How Bad Can a Groin Strain Be?

I have to laugh when friends ask me, “what’s the big deal about a simple groin strain?!”  My reply is always the same and their answer is always “No“.

I simple ask them, “You’ve never strained your groin before have you?

If they had ever experienced either a groin strain or had an M80 explode in their front pocket, they’d have no need to ask such a question.

A groin strain is a painful injury and a troubling problem for skilled athletes who’s sport or position requires them to change directions quickly.  If you’re looking to ink that huge fantasy football trade this week with your friend in the marketing department, you might want to avoid the star running back or the speedy wide receiver with the bad hip adductor strain.

The Five Muscles of the Groin

Most people assume “the groin” consists of one (1) muscle when it is actually formed by the following five (5) muscles:

  • Adductor Brevis
  • Adductor Longus
  • Adductor Magnus
  • Gracilis
  • Pectineus

Understanding the Groin

The main role of the groin, commonly referred to as the hip adductors, is to both pull the leg inward.  This inward motion is also referred to as adduct the lower extremity.  Based on the position of these muscles, they also control the speed and direction the leg is allowed to move outward.  In other wards, when any combination of the groin muscles contract and shorten, the leg is pulled inward towards the midline of the body.  When any combination of the groin muscles are contracted and lengthen, the leg is allowed to move away from the midline in a controlled manner.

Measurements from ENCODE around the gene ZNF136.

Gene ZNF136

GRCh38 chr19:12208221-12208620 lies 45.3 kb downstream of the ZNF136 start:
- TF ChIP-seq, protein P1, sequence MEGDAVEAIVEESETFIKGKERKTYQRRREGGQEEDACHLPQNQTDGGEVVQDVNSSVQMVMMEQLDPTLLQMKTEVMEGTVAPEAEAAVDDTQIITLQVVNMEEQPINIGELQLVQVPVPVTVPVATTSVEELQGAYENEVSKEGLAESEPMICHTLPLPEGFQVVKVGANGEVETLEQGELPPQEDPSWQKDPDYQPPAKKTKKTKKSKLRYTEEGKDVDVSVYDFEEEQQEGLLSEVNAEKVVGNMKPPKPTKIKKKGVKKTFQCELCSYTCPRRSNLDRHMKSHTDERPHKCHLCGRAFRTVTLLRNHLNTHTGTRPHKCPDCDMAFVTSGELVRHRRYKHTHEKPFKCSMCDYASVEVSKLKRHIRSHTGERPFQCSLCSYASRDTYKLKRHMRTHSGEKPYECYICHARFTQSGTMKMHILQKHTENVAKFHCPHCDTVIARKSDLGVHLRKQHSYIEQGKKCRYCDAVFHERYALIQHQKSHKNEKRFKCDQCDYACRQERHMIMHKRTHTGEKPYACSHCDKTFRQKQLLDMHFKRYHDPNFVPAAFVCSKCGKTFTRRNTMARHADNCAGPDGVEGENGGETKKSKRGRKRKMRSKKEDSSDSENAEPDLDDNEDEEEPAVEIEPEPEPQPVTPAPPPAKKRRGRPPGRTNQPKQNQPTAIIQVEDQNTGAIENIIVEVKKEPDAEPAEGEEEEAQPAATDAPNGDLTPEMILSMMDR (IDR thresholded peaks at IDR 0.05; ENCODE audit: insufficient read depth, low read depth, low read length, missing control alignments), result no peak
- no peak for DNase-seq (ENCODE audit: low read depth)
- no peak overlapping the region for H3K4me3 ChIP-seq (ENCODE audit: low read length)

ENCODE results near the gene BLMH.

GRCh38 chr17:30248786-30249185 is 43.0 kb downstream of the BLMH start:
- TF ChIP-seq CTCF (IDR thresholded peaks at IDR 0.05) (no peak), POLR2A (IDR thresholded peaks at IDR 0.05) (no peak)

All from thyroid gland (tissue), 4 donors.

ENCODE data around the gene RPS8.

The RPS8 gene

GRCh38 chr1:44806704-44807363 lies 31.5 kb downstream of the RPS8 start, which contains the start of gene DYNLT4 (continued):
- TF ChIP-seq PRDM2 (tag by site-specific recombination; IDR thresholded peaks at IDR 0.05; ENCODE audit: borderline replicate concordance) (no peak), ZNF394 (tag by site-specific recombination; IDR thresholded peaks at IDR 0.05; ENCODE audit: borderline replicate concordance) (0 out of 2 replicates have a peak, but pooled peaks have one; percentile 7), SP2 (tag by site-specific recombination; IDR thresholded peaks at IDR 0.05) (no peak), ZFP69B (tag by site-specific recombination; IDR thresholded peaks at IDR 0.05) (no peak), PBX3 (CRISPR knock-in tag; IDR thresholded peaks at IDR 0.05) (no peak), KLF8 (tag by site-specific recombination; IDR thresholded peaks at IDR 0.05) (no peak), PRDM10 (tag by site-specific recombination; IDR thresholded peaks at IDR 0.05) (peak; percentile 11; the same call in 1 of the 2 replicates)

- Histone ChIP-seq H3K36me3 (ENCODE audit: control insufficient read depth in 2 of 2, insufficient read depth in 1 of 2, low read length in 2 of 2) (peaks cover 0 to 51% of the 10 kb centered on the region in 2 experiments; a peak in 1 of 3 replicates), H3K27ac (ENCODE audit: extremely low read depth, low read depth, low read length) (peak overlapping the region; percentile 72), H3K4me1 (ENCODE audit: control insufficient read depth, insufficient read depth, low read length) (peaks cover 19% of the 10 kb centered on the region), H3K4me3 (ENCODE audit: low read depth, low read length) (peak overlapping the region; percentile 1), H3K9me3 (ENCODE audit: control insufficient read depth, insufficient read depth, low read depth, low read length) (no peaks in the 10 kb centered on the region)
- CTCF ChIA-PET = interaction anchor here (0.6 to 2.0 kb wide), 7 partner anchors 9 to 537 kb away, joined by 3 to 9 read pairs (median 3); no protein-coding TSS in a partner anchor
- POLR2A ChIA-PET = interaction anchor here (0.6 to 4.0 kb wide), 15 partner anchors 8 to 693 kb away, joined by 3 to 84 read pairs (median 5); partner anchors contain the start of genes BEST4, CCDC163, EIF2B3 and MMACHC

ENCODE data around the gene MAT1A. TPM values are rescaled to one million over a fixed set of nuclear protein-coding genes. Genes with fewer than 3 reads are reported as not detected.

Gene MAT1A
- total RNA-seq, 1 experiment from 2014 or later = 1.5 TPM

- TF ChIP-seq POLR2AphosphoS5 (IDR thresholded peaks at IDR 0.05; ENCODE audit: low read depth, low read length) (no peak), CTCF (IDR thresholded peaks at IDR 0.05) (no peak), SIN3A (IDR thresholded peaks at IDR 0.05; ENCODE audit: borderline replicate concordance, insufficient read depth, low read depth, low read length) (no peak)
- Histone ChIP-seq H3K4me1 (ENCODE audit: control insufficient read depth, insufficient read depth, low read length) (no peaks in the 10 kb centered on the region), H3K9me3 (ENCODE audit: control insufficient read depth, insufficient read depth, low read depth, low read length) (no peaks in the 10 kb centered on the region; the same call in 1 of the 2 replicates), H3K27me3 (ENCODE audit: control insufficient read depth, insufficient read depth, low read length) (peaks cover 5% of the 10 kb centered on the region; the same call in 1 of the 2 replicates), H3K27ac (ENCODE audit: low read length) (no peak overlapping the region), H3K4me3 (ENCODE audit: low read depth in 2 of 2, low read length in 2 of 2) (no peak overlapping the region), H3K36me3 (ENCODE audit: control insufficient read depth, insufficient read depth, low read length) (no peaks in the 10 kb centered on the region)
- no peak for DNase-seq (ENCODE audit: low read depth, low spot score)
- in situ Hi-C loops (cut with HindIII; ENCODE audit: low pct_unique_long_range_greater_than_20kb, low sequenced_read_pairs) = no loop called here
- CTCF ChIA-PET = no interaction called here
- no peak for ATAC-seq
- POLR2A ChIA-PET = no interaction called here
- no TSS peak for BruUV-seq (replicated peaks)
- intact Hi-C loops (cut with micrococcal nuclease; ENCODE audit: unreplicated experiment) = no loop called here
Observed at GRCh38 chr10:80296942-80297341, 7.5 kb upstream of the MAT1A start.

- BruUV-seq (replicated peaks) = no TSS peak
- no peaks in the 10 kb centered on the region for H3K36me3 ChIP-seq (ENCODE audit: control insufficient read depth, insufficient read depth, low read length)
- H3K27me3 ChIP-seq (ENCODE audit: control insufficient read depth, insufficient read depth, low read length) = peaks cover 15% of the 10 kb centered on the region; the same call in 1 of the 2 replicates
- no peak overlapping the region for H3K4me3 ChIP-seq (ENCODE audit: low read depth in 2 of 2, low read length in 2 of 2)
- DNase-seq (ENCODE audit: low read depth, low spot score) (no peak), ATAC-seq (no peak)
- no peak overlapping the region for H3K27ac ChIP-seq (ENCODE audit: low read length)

To complicate it even more, the varying angles and attachments of these five (5) muscles also directly or indirectly controls rotation of the entire lower extremity.

If you’re saying to yourself, “these muscles sure do just about everything”, you’re correct!  Vision a defensive back or a running back on any given play changing direction and aggressively rotating over their leg.   Now you can get a better understanding of the important role these muscles have and how debilitating an injury it is for such an athlete to have a weak and painful groin strain.

Does this give you more insight as to why my answer to the question; “what’s the big deal about just a groin strain?” is so easy?

Not All Groins are Created Equal